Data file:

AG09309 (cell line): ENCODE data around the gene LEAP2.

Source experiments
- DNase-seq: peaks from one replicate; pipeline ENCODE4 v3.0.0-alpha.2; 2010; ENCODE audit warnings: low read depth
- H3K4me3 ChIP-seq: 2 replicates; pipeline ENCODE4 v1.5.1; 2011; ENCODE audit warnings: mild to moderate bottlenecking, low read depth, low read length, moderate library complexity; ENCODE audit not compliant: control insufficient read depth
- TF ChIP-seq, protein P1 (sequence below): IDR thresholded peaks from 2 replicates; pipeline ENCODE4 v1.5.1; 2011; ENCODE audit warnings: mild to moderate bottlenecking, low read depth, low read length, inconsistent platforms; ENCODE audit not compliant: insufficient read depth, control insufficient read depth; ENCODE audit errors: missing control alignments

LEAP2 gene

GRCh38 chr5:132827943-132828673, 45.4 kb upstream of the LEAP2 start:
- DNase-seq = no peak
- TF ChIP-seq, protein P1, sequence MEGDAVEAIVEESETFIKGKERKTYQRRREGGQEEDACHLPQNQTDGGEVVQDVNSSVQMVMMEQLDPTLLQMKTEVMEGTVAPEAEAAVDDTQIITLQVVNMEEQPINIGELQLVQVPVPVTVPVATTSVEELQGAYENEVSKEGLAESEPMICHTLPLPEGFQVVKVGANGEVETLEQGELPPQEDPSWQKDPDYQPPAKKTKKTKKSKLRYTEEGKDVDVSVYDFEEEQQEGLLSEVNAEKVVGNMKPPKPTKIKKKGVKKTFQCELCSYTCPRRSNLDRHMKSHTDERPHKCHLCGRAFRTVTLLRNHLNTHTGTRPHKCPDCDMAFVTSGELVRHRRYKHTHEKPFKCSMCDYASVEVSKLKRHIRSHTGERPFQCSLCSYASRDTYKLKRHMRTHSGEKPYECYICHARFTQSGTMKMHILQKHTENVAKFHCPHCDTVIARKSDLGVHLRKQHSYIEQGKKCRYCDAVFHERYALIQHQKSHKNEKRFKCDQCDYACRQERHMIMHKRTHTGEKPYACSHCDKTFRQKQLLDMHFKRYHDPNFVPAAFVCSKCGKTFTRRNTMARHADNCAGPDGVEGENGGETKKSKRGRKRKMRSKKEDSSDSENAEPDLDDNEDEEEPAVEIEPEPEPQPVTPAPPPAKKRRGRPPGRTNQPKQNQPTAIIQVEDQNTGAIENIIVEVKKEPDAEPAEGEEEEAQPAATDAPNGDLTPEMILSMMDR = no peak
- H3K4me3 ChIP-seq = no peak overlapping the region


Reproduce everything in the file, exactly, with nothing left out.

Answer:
AG09309 (cell line): ENCODE data around the gene LEAP2.

Source experiments
- DNase-seq: peaks from one replicate; pipeline ENCODE4 v3.0.0-alpha.2; 2010; ENCODE audit warnings: low read depth
- H3K4me3 ChIP-seq: 2 replicates; pipeline ENCODE4 v1.5.1; 2011; ENCODE audit warnings: mild to moderate bottlenecking, low read depth, low read length, moderate library complexity; ENCODE audit not compliant: control insufficient read depth
- TF ChIP-seq, protein P1 (sequence below): IDR thresholded peaks from 2 replicates; pipeline ENCODE4 v1.5.1; 2011; ENCODE audit warnings: mild to moderate bottlenecking, low read depth, low read length, inconsistent platforms; ENCODE audit not compliant: insufficient read depth, control insufficient read depth; ENCODE audit errors: missing control alignments

LEAP2 gene

GRCh38 chr5:132827943-132828673, 45.4 kb upstream of the LEAP2 start:
- DNase-seq = no peak
- TF ChIP-seq, protein P1, sequence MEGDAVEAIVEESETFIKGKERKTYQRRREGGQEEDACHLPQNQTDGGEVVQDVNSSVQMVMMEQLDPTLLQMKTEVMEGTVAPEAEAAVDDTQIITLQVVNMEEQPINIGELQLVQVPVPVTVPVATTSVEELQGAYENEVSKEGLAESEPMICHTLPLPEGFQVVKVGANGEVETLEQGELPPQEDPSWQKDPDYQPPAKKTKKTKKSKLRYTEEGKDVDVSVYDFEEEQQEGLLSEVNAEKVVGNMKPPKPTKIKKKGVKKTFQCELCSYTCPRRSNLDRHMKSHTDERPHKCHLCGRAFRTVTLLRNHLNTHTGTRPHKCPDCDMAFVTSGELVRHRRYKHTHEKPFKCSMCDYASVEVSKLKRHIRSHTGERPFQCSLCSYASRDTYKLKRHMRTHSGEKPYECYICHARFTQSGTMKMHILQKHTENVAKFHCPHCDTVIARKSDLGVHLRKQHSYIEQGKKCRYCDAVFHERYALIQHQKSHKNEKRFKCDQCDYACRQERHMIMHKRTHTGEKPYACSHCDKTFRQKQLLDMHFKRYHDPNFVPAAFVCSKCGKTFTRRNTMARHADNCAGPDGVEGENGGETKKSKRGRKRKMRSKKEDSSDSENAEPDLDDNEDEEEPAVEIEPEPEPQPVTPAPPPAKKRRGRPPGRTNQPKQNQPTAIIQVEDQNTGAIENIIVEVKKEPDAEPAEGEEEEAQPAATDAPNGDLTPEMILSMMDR = no peak
- H3K4me3 ChIP-seq = no peak overlapping the region